For anyone that has read some of my articles, talked with me in person, or ever sat through one of my presentations, you know I am a huge perspective guy. I have never claimed to be the be-all-end-all guru of the construction industry. What I do pride myself on is the ability to inject a little perspective into your thoughts and hopefully allow you to see more angles than you ever thought existed.
At the World of Concrete this year, I was blessed to be able to put out a keynote presentation on leadership. I was humbled when more than 400 industry professionals signed up and attended. My style is a bit informal in these settings. I love to have thoughts and questions flow freely. Often a discussion will lead us down a path that helps everyone, including myself, learn a thing or two. This presentation was no exception and brought this article to life through a great discussion.
The one thing leaders do well is share in the successes with the members of their teams. Probably more important is when leaders do not share in the failures. Now, I know that there are hundreds of leadership books, consultants, and mentors out there cringing as they read this, but trust me, saying “I” can be leadership at its finest.
The prevailing thought for decades has been to replace I with we when talking to or about your team. The goal is to make everyone feel like they are involved in the success of an organization. Face it, no one person is ever fully accountable for success, even their own. We all had help and a team of people to propel us to the levels we have achieved. I have even mentioned this theory in my articles. I appreciate it, I use it, and I firmly believe in it until it is time to say I.
One of the major keys to being an effective leader is responsibility. This isn’t just the responsibility of one’s self, but the responsibility for the success of the entire team. It boils down to the old three-point accountability test.
If you Cause it, Contribute to it or Condone it, you are accountable for it.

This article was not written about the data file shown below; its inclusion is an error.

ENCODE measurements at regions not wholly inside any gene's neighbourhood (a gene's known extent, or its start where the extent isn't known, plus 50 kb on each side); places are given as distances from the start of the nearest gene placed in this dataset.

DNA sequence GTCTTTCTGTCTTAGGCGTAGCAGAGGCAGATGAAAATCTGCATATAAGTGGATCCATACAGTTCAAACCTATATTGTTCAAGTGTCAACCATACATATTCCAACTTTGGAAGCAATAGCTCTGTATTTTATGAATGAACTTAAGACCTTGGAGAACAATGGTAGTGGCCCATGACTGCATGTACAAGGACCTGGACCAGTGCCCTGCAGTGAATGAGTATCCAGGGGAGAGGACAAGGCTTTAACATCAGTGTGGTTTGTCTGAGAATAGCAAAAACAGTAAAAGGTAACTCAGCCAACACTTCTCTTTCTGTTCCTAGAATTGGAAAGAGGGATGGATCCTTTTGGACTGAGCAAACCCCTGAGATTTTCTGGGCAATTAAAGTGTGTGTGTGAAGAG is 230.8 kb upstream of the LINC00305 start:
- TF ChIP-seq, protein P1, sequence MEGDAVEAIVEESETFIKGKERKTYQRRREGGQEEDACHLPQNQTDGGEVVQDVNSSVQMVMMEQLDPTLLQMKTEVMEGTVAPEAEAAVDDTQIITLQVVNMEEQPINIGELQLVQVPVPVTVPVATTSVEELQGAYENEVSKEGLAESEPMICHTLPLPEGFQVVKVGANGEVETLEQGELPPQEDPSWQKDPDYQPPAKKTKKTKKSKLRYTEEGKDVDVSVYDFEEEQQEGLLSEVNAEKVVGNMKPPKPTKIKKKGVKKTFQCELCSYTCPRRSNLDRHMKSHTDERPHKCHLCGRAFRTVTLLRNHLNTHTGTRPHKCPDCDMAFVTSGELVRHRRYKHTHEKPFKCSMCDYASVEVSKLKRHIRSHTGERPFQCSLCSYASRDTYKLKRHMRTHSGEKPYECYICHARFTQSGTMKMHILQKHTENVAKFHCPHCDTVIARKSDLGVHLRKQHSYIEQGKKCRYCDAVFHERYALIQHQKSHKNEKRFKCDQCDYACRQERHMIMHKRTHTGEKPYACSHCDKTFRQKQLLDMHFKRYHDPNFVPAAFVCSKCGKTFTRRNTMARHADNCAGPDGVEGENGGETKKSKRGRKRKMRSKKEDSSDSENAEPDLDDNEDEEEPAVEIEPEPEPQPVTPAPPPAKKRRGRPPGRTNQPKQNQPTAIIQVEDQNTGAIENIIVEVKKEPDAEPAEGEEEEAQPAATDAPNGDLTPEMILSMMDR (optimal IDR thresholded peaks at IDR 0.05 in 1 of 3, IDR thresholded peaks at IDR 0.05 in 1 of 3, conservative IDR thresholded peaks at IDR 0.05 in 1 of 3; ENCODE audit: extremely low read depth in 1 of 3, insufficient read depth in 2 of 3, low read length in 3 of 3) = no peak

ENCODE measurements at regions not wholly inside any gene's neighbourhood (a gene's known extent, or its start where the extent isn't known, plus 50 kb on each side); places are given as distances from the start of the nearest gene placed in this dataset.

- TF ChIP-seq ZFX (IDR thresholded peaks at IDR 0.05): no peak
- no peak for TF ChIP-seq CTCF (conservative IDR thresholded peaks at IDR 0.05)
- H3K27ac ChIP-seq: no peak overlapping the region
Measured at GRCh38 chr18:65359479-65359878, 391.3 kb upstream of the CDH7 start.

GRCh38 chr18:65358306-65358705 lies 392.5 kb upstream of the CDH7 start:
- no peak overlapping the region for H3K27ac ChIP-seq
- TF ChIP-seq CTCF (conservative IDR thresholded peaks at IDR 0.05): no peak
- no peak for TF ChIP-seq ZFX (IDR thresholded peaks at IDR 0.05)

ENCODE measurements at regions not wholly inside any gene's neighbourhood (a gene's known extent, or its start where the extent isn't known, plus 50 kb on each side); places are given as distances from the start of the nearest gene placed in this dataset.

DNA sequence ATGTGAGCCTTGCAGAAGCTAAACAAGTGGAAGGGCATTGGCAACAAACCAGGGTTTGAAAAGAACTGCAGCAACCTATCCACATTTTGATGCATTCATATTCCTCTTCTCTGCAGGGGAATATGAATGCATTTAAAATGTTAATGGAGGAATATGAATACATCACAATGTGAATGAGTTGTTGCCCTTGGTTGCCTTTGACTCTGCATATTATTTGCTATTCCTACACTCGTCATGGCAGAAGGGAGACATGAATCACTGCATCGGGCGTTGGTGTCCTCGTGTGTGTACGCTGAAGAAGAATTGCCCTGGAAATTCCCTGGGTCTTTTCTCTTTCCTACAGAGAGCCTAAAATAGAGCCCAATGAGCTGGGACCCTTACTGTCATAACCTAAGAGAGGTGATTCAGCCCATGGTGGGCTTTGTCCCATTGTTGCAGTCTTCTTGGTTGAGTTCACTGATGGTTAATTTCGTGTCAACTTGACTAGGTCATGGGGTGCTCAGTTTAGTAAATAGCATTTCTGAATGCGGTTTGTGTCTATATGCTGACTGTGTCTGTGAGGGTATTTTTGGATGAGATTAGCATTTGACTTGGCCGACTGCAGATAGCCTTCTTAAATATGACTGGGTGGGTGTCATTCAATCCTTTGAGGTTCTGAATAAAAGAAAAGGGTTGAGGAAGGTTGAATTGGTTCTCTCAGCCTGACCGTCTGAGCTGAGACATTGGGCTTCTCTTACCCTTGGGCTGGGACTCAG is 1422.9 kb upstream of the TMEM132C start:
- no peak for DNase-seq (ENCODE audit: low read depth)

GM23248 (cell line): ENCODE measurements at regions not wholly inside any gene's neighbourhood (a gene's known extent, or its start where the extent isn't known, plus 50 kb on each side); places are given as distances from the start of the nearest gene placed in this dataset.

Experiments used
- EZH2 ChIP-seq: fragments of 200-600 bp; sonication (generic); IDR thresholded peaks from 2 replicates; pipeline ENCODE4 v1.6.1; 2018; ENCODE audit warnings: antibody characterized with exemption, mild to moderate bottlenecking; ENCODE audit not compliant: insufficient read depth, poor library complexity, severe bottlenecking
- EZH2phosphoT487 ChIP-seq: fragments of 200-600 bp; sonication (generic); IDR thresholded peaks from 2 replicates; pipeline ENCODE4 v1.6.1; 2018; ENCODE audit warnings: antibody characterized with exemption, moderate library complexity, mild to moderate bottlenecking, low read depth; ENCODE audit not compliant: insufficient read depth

That is about as straightforward as responsibility can get. As a leader, if you are not eliminating these factors, you are responsible for them.
No matter how invested a company is in the We culture, someone has to take the ultimate responsibility. That is what a true leader does. They are the ones that step up and say, “I.” I caused this project to lose money; I contributed to the low morale on the site; I condoned the lack of production by not addressing it.
Creating a culture of we is an extraordinary tool for bringing people together, but if you want people to follow you off a cliff, take the sole responsibility for the team’s failure. Show them that no matter what happens, you have their backs, and you know that you must perform better so they all can succeed.
I am not saying to never address mistakes on the team. We all make mistakes, and as leaders, we should have the ability to help our team navigate and grow from them.
A long time ago, I was taught a valuable lesson. I wish I could remember where it came from. It would be nice to give the due credit deserved, but for now, I will just have to put it out there. It is always better to take responsibility for your mistakes than to get praise for your achievements.
If you truly want to have effective leadership, and grow your company or career to heights unimaginable, start taking responsibility for the people you claim to lead.